Lamb and sheep meat producers in the US have refocused their sights on Americas Muslim families to expand business.
The American Lamb Board is hoping it can entice the 5.7 million Muslims living in America and their $98 billion spending power, according to a report aired on National Public Radio this week in its food section, The Salt.
Megan Wortman, the executive director of the American Lamb Board, whose report was aired on NPR, told Luke Runyon of Harvest Public Media and KUNC in northern Colorado that the board's members have planned large media campaigns for "pasture-to-plate lamb" in Muslim hotspots such as Detroit, Chicago and New York.
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The report notes that meat producers are cognisant of the “halal” animal slaughtering and processing procedures in order to make their product acceptable for Muslim families.
Americans in general are not particularly fond of lamb, consuming about a half-pound of lamb a year. On the other hand, they eat 50 pounds of beef and almost 90 pounds of chicken annually.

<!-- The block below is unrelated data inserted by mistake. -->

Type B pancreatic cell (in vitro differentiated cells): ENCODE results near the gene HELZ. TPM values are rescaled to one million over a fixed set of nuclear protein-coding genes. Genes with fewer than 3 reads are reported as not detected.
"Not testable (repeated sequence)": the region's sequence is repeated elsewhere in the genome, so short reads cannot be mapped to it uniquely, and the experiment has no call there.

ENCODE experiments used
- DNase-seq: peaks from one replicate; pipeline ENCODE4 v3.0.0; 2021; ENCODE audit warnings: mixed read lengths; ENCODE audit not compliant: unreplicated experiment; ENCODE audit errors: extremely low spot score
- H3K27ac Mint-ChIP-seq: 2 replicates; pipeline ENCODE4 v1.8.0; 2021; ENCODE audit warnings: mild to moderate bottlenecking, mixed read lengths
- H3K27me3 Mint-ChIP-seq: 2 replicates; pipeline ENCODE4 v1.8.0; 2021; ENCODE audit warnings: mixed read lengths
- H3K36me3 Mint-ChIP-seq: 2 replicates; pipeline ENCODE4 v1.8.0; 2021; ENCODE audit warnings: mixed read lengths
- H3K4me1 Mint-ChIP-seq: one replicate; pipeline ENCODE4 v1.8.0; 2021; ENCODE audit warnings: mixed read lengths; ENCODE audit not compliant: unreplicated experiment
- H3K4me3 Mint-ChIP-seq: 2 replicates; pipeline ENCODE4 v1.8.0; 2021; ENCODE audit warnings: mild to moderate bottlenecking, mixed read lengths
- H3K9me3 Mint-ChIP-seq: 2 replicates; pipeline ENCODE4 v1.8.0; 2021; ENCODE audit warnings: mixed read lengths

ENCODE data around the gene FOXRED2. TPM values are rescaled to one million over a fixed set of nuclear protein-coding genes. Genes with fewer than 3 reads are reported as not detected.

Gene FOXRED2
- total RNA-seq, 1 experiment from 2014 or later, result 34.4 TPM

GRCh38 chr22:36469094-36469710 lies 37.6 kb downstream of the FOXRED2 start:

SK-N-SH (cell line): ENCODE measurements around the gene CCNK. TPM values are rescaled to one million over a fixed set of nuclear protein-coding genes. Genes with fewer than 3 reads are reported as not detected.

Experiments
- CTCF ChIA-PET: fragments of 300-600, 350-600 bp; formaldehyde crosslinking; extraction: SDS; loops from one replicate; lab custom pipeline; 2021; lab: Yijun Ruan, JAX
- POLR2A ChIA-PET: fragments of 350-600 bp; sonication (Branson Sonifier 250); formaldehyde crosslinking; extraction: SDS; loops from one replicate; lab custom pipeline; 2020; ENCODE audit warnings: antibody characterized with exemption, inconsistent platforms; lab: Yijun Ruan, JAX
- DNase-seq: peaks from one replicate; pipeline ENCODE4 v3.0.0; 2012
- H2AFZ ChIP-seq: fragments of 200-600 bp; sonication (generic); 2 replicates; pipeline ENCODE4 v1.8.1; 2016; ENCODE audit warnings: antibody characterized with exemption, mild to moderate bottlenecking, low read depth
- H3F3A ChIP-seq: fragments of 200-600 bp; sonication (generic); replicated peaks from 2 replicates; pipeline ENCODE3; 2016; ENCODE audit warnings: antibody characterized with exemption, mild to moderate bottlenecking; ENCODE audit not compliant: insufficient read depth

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While the American Lamb Board said it was keen on getting more Americans to consume lamb, there were many lamb-loving communities including Muslims, Jews, Lebanese, Mexicans, Central Americans, Greeks, Italian, Eastern European and African communities.
But a growing Muslim population presents greater opportunities.
In 2007, Muslims made up only 0.4 per cent of the US adult population, Pew Research Center said as it conducted a large survey of religion in America. This figure grew to 0.9 per cent in 2014, with about 2.2 million adults out of a US population of 245 million adults.
The article first appeared on The Washington Times
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